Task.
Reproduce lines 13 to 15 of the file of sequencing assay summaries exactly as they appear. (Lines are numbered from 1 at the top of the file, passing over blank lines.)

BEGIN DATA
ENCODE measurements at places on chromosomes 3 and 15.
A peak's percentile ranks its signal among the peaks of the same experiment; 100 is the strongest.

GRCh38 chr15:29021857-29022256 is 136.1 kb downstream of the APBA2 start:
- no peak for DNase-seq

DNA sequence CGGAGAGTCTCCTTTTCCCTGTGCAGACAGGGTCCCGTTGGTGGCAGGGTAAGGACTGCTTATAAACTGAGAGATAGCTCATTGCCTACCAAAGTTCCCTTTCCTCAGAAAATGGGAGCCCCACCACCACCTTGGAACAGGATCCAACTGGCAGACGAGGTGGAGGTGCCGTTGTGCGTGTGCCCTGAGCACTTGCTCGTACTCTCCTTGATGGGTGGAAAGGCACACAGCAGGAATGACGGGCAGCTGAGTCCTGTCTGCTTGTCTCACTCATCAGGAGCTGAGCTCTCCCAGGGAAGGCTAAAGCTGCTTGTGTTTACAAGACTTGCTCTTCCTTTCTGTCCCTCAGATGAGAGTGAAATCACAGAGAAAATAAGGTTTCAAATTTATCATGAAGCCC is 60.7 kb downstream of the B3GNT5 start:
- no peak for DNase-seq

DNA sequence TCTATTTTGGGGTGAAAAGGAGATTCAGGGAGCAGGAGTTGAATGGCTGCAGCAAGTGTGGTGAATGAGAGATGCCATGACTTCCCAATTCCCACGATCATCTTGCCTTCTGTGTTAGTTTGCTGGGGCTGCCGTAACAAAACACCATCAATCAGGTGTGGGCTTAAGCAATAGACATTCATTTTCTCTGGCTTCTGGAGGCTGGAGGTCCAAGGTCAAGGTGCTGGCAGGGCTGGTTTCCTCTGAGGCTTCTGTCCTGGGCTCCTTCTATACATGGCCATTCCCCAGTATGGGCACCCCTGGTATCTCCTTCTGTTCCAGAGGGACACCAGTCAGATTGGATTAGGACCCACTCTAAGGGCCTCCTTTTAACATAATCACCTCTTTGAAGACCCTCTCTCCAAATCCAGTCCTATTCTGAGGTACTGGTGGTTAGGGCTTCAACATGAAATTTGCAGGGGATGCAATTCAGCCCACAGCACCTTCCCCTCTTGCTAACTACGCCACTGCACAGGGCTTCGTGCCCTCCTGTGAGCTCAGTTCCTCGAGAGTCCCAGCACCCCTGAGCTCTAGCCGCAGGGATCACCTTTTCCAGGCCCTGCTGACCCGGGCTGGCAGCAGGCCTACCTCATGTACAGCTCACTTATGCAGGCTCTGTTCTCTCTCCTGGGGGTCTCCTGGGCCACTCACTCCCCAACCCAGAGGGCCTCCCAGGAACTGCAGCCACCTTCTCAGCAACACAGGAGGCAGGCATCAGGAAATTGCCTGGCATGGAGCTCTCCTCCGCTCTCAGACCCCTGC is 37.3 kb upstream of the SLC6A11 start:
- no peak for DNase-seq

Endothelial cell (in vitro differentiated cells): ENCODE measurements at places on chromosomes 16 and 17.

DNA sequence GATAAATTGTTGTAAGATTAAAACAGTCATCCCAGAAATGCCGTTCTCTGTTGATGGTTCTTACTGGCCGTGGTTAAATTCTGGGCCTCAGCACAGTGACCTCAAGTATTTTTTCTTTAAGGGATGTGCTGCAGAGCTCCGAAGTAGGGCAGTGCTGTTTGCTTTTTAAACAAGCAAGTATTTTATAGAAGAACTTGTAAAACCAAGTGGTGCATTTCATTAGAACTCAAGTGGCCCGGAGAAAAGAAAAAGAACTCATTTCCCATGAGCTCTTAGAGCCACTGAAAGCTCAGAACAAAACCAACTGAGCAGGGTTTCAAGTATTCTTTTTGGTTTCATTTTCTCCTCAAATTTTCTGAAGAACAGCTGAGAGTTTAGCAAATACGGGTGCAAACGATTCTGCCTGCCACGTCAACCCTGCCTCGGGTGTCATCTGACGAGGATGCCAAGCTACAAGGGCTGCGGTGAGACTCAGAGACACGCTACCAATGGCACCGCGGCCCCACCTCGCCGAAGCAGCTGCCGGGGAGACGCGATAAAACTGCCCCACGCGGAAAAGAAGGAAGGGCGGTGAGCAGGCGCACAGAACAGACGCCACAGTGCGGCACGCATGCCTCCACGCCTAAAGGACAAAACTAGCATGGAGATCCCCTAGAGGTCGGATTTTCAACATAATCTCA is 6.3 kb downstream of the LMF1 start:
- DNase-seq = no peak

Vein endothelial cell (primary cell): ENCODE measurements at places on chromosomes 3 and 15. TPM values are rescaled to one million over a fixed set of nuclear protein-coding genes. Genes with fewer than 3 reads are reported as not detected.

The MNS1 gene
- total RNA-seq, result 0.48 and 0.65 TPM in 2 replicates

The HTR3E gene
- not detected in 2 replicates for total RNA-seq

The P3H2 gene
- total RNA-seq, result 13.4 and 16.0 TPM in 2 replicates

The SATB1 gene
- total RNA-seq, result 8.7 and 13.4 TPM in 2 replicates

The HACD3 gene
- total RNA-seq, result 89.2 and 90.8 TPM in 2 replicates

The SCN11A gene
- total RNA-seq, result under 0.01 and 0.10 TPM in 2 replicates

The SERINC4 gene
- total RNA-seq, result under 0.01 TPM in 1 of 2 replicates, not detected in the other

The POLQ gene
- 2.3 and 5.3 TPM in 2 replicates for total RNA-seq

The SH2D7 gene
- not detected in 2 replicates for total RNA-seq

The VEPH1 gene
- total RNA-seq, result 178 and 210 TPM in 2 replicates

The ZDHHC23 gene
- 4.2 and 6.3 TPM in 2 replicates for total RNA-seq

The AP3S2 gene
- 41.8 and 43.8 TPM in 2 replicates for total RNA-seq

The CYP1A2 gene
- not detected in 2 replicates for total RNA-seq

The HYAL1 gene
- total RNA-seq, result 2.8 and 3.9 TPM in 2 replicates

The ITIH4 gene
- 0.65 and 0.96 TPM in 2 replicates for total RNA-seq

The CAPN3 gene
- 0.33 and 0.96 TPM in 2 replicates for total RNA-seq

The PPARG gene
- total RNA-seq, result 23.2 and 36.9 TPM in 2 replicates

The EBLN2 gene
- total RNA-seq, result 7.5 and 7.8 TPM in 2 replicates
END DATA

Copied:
The MNS1 gene
- total RNA-seq, result 0.48 and 0.65 TPM in 2 replicates

The HTR3E gene